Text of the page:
Such is the account given by a poet. Now let us see that of a philosophic historian. Tacitus says, "in the consulship of Paulus Fabius (A.D. 34) the miraculous bird known to the world by the name of the Phoenix, after disappearing for a series of ages, revisited Egypt. It was attended in its flight by a group of various birds, all attracted by the novelty, and gazing with wonder at so beautiful an appearance." He then gives an account of the bird, not varying materially from the preceding, but adding some details. "The first care of the young bird as soon as fledged, and able to trust to his wings, is to perform the obsequies of his father. But this duty is not undertaken rashly. He collects a quantity of myrrh, and to try his strength makes frequent excursions with a load on his back. When he has gained sufficient confidence in his own vigour, he takes up the body of his father and flies with it to the altar of the Sun, where he leaves it to be consumed in flames of fragrance."
[see source: The Annals of Publius Cornelius Tacitus - Book. 6, section 28]
Other writers add a few particulars. The myrrh is compacted in the form of an egg, in which the dead Phoenix is enclosed. From the mouldering flesh of the dead bird a worm springs, and this worm, when grown large, is transformed into a bird. Herodotus describes the bird, though he says, "I have not seen it myself, except in a picture. Part of his plumage is gold-coloured, and part crimson; and he is for the most part very much like an eagle in outline and bulk."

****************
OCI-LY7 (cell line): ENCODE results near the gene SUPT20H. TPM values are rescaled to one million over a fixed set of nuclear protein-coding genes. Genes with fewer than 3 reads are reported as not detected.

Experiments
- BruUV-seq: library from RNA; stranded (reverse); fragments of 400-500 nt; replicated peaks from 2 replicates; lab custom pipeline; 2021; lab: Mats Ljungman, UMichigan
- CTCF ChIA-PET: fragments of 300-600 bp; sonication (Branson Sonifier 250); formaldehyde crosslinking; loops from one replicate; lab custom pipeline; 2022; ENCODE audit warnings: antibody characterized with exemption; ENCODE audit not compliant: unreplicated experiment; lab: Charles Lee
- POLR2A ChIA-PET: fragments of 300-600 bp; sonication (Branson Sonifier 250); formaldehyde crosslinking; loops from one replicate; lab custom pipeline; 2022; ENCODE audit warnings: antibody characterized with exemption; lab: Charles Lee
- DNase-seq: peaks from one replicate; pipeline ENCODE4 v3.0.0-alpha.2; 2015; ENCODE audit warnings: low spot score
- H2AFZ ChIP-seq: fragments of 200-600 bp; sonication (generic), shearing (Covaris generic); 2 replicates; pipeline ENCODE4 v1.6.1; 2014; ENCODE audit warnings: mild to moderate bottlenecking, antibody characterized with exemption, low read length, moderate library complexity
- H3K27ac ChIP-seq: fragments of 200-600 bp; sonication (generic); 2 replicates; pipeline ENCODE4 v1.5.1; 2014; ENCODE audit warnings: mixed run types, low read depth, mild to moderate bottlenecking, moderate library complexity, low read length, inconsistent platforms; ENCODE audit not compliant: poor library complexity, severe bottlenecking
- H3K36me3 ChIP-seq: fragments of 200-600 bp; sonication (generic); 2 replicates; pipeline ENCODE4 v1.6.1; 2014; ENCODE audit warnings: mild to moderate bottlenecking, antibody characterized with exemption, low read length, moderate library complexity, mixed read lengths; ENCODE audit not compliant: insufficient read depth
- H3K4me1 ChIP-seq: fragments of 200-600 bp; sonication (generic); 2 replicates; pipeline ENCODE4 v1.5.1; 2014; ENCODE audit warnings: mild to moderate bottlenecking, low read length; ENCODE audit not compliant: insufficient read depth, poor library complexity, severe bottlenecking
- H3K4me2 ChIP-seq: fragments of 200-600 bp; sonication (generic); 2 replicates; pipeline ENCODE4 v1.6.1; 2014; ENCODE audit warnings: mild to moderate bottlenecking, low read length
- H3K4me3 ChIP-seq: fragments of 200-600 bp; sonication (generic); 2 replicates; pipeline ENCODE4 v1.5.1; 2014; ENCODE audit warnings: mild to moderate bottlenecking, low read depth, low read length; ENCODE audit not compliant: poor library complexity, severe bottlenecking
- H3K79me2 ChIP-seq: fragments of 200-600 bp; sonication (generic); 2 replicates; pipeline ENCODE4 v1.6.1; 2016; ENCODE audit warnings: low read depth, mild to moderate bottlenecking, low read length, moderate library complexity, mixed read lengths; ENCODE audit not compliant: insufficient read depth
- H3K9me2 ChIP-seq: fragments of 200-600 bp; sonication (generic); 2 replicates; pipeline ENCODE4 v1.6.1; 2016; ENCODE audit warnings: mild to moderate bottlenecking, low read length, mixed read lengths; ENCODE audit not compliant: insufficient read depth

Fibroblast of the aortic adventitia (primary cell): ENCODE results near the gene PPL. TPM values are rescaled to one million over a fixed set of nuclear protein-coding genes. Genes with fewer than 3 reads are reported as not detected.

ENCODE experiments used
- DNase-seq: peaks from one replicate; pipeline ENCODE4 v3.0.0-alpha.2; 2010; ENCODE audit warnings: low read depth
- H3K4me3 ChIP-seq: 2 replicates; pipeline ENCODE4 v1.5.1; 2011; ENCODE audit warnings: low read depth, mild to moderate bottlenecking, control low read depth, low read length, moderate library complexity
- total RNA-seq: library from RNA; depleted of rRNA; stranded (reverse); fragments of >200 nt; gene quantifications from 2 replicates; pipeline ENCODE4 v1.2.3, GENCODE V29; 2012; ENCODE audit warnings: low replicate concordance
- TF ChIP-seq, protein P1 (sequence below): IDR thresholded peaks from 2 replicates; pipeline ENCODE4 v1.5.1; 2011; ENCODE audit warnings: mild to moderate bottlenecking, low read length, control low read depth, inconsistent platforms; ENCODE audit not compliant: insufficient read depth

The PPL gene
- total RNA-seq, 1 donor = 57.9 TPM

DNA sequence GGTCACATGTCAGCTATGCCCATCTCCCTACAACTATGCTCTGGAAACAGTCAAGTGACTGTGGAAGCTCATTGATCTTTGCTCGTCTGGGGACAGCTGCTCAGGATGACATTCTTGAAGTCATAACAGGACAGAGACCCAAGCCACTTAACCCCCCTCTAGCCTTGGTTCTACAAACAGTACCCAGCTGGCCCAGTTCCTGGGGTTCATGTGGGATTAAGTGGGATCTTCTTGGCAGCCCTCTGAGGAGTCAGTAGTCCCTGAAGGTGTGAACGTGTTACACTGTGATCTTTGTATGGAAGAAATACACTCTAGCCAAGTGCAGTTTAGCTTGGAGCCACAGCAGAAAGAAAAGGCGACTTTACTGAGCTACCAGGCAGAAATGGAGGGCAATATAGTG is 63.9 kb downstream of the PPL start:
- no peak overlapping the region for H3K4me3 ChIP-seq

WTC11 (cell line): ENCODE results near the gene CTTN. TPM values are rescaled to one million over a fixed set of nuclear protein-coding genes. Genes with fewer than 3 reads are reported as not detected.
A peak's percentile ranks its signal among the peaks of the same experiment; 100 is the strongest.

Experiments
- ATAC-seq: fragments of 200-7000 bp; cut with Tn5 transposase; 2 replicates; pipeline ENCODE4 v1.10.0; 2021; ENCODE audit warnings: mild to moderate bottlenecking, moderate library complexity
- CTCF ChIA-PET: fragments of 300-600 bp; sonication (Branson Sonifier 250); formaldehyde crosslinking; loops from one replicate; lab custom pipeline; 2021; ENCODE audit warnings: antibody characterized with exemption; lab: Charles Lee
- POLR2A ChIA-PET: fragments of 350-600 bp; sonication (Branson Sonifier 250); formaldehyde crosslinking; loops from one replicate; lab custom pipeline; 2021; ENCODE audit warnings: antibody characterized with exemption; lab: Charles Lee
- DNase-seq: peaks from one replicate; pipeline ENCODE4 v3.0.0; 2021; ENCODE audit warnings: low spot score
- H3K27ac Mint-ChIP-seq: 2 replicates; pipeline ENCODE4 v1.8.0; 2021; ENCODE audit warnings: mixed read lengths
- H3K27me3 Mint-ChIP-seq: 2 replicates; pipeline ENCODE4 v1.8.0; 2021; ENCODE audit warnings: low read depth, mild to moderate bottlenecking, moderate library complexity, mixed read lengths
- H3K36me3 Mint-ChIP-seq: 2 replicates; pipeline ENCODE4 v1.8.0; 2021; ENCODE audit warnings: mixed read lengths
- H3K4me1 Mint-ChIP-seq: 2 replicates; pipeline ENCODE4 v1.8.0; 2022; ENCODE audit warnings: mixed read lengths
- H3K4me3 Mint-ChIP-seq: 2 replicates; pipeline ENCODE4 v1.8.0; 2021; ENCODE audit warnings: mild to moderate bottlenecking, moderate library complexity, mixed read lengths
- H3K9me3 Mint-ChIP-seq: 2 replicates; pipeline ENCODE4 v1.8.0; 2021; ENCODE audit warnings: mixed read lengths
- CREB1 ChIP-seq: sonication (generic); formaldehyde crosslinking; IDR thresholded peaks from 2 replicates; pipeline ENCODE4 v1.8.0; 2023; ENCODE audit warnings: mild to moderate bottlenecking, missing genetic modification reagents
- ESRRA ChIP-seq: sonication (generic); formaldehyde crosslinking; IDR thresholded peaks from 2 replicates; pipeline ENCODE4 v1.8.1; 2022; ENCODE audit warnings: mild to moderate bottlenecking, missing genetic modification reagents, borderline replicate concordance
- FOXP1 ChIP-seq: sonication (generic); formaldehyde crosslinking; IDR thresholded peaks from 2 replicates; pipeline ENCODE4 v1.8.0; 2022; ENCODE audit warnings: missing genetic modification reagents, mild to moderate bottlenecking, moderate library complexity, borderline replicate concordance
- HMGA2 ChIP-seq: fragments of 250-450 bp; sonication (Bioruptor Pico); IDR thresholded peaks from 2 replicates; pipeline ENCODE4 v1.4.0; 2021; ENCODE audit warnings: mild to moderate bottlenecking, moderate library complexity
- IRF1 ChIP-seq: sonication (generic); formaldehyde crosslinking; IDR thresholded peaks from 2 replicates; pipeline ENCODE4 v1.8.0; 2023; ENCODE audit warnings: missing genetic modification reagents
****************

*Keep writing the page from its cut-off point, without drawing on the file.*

The first writer who disclaimed a belief in the existence of the Phoenix was Sir Thomas Browne, in his "Vulgar Errors" (Pseudodoxia Epidemica), published in 1646. He was replied to a few years later by Alexander Ross, who says, in answer to the objection of the Phoenix so seldom making his appearance, "His instinct teaches him to keep out of the way of the tyrant of the creation, man, for if he were to be got at, some wealthy glutton would surely devour him, though there were no more in the world."
[see source: Thomas Browne's Pseudodoxia Epidemica - Bk. 3, Ch. 12: "Of the Phoenix"]
Dryden in one of his early poems has this allusion to the Phoenix:
"So when the new-born Phoenix first is seen
Her feathered subjects all adore their queen,
And while she makes her progress through the East,
From every grove her numerous train 's increased;
Each poet of the air her glory sings,
And round him the pleased audience clap their wings."
Milton, in "Paradise Lost," Book V., compares the angel Raphael descending to earth to a Phoenix:
"...Down thither, prone in flight
He speeds, and through the vast ethereal sky
Sails between worlds and worlds, with steady wing,
Now on the polar winds, then with quick fan
Winnows the buxom air; till within soar
Of towering eagles, to all the fowls he seems
A Phoenix, gazed by all; as that sole bird
When, to enshrine his relics in the sun's
Bright temple, to Egyptian Thebes he flies."
In classical mythology, a box that Zeus gave to Pandora, the first woman, with strict instructions that she not open it. Pandora's curiosity soon got the better of her, and she opened the box. All the evils and miseries of the world flew out to afflict mankind.
To "open a Pandora's box" is to create a situation that will cause great grief.
-- Source: The Dictionary of Cultural Literacy